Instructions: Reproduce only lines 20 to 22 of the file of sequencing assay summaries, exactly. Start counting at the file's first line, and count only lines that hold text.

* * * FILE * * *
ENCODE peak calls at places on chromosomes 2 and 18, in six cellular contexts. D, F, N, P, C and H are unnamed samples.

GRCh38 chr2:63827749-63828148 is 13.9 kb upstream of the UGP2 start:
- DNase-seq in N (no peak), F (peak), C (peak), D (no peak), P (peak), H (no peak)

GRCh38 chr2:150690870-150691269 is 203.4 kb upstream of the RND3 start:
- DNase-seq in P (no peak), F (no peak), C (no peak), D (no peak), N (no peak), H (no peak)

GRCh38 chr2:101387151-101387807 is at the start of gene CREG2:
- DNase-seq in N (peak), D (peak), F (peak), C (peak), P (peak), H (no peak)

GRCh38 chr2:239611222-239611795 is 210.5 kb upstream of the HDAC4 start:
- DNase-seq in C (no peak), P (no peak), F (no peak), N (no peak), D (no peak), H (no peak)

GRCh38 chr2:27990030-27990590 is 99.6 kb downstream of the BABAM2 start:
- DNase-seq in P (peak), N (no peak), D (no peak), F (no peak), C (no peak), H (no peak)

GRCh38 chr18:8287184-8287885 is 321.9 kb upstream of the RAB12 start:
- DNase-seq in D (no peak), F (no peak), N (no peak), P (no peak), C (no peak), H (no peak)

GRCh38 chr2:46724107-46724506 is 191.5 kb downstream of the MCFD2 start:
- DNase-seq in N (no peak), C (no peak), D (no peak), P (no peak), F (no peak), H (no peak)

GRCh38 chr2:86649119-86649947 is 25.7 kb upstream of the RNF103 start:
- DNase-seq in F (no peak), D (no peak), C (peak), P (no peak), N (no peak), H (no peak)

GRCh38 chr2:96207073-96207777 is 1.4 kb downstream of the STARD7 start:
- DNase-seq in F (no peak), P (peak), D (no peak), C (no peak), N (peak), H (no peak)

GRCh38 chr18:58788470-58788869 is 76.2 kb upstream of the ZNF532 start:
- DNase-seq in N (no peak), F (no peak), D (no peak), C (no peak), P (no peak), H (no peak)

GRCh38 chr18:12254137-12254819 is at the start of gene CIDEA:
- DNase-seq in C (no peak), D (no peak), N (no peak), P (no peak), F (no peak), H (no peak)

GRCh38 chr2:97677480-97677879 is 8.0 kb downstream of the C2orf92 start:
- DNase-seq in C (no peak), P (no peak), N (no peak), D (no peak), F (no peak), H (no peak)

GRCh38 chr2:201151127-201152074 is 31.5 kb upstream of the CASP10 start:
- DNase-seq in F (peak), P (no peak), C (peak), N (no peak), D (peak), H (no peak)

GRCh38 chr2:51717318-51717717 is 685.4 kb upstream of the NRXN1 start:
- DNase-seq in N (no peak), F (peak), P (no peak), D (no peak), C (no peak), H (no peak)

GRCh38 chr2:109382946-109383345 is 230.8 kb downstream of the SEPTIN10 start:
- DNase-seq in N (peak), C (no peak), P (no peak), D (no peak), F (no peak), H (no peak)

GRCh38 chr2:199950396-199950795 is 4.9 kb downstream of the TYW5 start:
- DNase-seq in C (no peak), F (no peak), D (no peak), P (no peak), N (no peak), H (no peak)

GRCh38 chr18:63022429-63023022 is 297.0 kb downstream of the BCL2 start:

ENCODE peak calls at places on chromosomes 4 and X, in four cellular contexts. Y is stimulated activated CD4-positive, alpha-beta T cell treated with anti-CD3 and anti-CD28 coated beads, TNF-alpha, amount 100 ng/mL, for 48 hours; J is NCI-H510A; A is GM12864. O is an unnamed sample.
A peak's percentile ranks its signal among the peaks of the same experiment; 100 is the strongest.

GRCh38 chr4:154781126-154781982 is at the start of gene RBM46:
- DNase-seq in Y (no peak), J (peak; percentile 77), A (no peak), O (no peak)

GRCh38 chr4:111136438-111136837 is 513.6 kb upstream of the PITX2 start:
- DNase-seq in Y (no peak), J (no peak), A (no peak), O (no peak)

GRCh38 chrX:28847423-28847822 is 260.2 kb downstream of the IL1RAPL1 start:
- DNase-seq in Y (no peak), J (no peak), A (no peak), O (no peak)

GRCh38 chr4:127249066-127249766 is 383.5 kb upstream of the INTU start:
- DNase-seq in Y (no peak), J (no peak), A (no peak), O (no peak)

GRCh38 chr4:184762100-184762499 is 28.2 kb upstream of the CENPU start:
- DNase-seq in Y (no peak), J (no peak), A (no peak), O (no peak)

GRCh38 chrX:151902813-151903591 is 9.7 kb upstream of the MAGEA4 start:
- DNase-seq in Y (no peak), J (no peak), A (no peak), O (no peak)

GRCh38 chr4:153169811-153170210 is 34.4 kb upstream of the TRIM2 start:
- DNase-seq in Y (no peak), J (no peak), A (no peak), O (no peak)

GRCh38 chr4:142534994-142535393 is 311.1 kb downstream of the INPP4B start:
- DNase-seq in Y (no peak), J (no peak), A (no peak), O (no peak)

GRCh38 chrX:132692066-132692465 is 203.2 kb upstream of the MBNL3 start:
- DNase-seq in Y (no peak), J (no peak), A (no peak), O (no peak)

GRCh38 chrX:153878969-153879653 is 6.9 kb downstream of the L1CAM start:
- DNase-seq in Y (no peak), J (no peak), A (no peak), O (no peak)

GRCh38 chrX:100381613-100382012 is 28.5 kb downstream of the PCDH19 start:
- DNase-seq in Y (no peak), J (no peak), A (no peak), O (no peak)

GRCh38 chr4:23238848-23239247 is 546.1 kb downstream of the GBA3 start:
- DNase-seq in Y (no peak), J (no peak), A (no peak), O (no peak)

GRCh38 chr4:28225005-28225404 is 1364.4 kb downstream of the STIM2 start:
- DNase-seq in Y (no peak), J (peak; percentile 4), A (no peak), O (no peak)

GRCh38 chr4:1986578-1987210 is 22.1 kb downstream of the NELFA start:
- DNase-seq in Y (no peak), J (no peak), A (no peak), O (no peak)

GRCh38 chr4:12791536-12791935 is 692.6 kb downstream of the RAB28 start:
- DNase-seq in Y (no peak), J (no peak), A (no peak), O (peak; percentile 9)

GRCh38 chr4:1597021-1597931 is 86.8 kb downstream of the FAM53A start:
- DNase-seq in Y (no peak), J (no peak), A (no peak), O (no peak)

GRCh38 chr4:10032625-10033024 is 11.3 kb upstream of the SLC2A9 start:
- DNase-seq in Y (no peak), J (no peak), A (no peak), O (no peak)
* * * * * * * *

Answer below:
GRCh38 chr18:58788470-58788869 is 76.2 kb upstream of the ZNF532 start:
- DNase-seq in N (no peak), F (no peak), D (no peak), C (no peak), P (no peak), H (no peak)

GRCh38 chr18:12254137-12254819 is at the start of gene CIDEA: